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If we were to have coffee, I’d want it to be at a quaint coffee shop. It would be one of those places off the main drag that probably only has about ten to fifteen tables scattered around within its four walls. However, Jacqui asked if I could change locations. She gets bored easy. Today we’re having coffee at a diner on the main strip that goes through the middle of my town. The name above the entrance is Sisterhood Diner. Men are most assuredly welcome too.
(Your dialogue is in purple. My dialogue is in green.)
The diner has been here for years. It used to be considered on the outskirts of the downtown area, but not anymore. The parking lot needs resurfacing again. The potholes are getting harder and harder to miss.
Inside things look pretty much the same as they always have. I’m not sure how they’ve kept the linoleum looking so clean but it still shines. The color on the walls has changed from the light peach to a light, almost white, sea blue. Forget about looking for a booth. The three sisters who own the place have never put them in. We take a table against the front windows. There’s paper placemats laid out with silverware wrapped in paper napkins.
What can I get for you today, ladies?
The woman is probably in her sixties, trim, and dressed in dark blue jeans and a pink t-shirt.
Do you, by chance, have flavored creamer?
Sorry, we don’t. Want regular?
I’ll take it black. Thanks anyway. And I’ll take one of those sourdough rolls.
I’ll have the same. Could you bring more sugar packs to the table?
With the ordering out of the way, we sit back and sign in unison.
Did I tell you my neighbor, Mr. Hayes died day before yesterday?
I shake my head as I watch the woman come over with our order. She loads up the little basket with the sugar packs before she leaves. She’s good at this. She saw us in conversation and didn’t interrupt.
The funeral is tomorrow. I’m still trying to decide if I’m going or just sending a plant. I refuse to send flowers. They just wilt and die. If I send a plant, maybe they’ll plant it or at least keep it watered in their house.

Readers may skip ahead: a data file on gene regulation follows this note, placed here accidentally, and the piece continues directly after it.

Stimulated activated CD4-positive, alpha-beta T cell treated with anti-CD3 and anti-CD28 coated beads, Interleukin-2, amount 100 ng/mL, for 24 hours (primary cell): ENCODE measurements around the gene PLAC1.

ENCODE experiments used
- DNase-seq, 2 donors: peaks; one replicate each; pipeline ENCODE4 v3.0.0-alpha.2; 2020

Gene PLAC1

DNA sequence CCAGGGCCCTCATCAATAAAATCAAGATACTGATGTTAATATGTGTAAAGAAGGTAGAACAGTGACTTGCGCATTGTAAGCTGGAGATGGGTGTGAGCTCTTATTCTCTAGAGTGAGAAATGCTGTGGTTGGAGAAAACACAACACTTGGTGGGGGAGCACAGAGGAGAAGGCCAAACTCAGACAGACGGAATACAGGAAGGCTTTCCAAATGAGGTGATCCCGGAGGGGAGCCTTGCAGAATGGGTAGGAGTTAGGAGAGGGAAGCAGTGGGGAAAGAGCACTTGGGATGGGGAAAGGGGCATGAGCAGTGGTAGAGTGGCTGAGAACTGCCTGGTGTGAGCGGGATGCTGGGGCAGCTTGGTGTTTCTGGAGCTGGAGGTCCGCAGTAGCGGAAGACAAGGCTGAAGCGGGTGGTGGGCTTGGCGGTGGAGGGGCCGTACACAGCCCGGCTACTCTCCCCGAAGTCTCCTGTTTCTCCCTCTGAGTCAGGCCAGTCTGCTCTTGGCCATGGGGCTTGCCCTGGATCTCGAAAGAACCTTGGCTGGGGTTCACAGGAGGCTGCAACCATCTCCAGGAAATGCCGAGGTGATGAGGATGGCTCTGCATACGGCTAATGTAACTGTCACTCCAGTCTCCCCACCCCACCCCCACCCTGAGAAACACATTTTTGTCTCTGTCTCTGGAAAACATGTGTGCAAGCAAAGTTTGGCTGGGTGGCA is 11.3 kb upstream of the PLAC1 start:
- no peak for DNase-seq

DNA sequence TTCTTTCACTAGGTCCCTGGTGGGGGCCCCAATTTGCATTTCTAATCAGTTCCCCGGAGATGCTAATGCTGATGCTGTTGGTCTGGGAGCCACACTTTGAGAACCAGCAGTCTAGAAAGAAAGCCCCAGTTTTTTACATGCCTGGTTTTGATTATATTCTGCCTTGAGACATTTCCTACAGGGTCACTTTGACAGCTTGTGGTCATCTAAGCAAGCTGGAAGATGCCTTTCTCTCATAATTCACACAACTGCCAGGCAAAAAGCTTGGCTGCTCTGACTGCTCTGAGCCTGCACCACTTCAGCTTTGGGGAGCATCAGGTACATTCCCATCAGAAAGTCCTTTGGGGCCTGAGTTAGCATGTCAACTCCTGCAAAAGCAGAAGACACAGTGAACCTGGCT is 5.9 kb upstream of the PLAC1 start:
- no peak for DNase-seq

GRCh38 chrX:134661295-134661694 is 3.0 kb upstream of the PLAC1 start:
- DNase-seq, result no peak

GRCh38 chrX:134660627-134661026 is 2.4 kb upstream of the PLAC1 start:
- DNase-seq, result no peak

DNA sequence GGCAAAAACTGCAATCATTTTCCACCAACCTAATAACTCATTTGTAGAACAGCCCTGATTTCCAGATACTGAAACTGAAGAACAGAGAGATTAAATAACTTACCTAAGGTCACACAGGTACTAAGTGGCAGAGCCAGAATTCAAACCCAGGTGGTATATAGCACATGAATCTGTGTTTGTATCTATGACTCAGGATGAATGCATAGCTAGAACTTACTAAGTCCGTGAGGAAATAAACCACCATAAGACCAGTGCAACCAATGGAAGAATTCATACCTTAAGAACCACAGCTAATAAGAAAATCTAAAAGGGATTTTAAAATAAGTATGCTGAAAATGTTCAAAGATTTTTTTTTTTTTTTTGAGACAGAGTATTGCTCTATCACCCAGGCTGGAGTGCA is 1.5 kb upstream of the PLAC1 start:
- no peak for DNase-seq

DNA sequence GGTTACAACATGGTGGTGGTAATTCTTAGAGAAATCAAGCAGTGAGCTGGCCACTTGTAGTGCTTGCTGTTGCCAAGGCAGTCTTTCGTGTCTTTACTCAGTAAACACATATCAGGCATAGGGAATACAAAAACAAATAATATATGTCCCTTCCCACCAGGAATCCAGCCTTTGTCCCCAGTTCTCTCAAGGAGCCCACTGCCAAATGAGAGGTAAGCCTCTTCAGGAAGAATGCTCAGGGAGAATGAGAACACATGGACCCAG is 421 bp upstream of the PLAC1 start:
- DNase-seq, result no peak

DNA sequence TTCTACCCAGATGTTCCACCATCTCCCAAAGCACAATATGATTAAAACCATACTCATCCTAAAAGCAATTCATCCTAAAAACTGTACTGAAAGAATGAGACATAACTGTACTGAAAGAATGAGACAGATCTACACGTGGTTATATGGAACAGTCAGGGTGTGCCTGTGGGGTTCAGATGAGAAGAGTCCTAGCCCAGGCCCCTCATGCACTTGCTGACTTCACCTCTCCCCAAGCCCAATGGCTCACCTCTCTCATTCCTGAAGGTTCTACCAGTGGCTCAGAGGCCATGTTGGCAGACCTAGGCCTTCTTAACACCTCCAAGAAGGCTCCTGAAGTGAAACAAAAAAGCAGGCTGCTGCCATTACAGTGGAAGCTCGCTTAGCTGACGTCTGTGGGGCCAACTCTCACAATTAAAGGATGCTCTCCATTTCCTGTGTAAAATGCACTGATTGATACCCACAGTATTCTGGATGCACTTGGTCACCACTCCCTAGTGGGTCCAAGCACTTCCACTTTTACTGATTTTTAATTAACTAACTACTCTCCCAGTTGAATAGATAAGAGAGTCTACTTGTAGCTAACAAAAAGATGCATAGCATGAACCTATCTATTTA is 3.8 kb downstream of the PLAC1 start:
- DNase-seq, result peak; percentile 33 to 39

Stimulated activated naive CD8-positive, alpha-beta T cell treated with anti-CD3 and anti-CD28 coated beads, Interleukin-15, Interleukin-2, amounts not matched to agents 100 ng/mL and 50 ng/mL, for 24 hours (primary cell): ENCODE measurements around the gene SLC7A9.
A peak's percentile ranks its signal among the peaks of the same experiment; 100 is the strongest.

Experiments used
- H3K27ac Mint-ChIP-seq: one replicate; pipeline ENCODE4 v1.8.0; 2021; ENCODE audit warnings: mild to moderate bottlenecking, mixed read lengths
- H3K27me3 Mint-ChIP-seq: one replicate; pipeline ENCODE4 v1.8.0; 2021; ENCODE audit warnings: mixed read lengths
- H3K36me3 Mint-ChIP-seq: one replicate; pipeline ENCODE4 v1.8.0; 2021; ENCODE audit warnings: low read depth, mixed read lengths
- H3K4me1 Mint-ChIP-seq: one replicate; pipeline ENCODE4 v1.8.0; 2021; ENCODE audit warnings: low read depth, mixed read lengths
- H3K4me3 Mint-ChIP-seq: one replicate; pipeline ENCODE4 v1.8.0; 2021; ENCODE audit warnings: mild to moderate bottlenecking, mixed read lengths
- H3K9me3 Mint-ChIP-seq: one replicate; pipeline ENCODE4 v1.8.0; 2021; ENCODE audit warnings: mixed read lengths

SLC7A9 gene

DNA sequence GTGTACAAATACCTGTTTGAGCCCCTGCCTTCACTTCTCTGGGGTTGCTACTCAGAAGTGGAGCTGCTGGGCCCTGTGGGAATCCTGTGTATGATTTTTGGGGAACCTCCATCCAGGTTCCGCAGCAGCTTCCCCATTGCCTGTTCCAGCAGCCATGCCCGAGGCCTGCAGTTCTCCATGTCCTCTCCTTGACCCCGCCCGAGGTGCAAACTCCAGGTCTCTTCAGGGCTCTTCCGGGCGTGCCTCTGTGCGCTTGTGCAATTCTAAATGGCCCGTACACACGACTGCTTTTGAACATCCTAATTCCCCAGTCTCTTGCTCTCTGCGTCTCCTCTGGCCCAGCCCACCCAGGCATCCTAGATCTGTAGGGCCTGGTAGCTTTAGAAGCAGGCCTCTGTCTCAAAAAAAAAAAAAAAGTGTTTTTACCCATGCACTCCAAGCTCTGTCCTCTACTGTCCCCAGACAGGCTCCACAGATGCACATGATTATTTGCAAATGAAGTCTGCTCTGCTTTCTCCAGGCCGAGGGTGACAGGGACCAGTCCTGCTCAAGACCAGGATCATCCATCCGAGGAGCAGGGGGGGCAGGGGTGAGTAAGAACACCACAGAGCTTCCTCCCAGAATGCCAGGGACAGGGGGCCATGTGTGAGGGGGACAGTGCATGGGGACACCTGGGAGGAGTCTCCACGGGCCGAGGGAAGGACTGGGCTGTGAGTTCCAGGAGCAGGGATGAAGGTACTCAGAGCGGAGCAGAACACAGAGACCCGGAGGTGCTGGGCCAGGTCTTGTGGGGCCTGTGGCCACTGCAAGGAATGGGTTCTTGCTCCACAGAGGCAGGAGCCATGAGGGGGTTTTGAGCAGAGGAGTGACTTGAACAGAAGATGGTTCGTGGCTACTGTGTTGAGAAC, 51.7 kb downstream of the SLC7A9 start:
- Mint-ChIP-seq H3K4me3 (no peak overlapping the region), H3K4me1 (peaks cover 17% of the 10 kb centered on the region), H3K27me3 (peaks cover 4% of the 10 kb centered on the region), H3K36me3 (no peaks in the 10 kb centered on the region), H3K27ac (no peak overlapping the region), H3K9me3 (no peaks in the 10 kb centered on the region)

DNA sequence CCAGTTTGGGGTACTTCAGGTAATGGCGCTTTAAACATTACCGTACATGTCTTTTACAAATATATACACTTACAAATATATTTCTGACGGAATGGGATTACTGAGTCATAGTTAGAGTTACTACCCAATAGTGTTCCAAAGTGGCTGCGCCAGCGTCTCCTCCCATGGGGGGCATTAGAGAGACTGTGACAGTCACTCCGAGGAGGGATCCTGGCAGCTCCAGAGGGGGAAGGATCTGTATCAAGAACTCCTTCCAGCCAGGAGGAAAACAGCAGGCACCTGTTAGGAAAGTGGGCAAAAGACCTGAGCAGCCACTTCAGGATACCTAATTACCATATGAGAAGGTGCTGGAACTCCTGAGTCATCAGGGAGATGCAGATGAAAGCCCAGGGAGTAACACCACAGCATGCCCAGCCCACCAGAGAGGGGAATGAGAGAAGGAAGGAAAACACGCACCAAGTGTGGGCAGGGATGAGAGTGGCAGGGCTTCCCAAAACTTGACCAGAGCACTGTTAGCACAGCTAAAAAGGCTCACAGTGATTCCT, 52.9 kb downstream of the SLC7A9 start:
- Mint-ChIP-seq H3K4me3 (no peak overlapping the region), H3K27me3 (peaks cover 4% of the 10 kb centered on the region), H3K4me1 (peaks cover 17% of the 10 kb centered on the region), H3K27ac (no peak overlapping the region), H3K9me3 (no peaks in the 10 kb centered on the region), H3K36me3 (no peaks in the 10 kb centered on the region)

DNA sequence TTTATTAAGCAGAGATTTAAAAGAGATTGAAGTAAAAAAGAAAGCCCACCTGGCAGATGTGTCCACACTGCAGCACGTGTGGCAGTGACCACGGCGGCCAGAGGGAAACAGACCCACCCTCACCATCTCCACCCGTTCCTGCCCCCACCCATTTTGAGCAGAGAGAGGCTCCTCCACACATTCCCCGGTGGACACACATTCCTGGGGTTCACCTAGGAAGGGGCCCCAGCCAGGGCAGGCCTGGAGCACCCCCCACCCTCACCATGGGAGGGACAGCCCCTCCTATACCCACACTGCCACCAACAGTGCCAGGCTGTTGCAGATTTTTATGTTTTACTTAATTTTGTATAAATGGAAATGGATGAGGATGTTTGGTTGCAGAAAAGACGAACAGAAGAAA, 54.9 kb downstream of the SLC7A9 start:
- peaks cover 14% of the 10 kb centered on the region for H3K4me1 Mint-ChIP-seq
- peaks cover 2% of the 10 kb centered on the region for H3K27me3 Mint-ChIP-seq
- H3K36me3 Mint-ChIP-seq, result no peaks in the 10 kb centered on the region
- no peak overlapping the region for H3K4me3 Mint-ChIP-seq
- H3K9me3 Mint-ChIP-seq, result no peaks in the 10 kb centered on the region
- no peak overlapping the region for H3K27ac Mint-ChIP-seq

I like the plant idea too. They eventually die too but they do have a longer life span. Wasn’t he the man who gave you the marigolds?
I take a sip of coffee finally. Not too bad without the creamer. After adding the sugar to your mug, you smile as you sip.
Yes, he was the one. Maybe I’ll make a small plaque for those flowers. It’s sad that he’s gone. Do you believe in life after death? I don’t know if I do or not.
Yes, I think there’s life after death, although I’m not a religious person by any means. Plants “die” each fall and come to life each spring. Although I’m not sure about reincarnation, there’s no reason why we can’t come to life again on another plane of some sort.
So you’re saying you believe in ghosts?
I guess they could be called that–or maybe spirits of people. It’s difficult to explain without bringing in the religious aspect, which I definitely don’t want to do.
Why not? It’s one of the cultural elements of being human.
It’s created by humans to serve humans as they think they see as being fitting. In doing so, I think human miss out on the mysteries of life. There all around us, yet no one pays attention. Looking at all other life around me, there isn’t anyway I can believe this life is all there is. What’s beyond it, I haven’t a clue, but I think it’s out there just the same.
The roll is wonderful. It doesn’t need jam or jelly, just a little butter. Judging from the look on your face, you agree. I hale the waitress/owner.
Can we get refills?
Sure, just a minute.
Waiting for the coffee, we watch to clouds roll in. They’re heavy and dark, threatening a downpour.
Do we stay or go?
We stay. Coffee is coming.
I think I’ll go tomorrow. I owe it to him. I’m not all that religious either but I do believe in keeping the culture going.
The clouds don’t bring much moisture. Most of it is in that heavy humidity that hangs in the air making everything feel sluggish.
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A human act once set in motion flows on forever to the great account. Our deathlessness is in what we do, not in what we are. ~George Meredith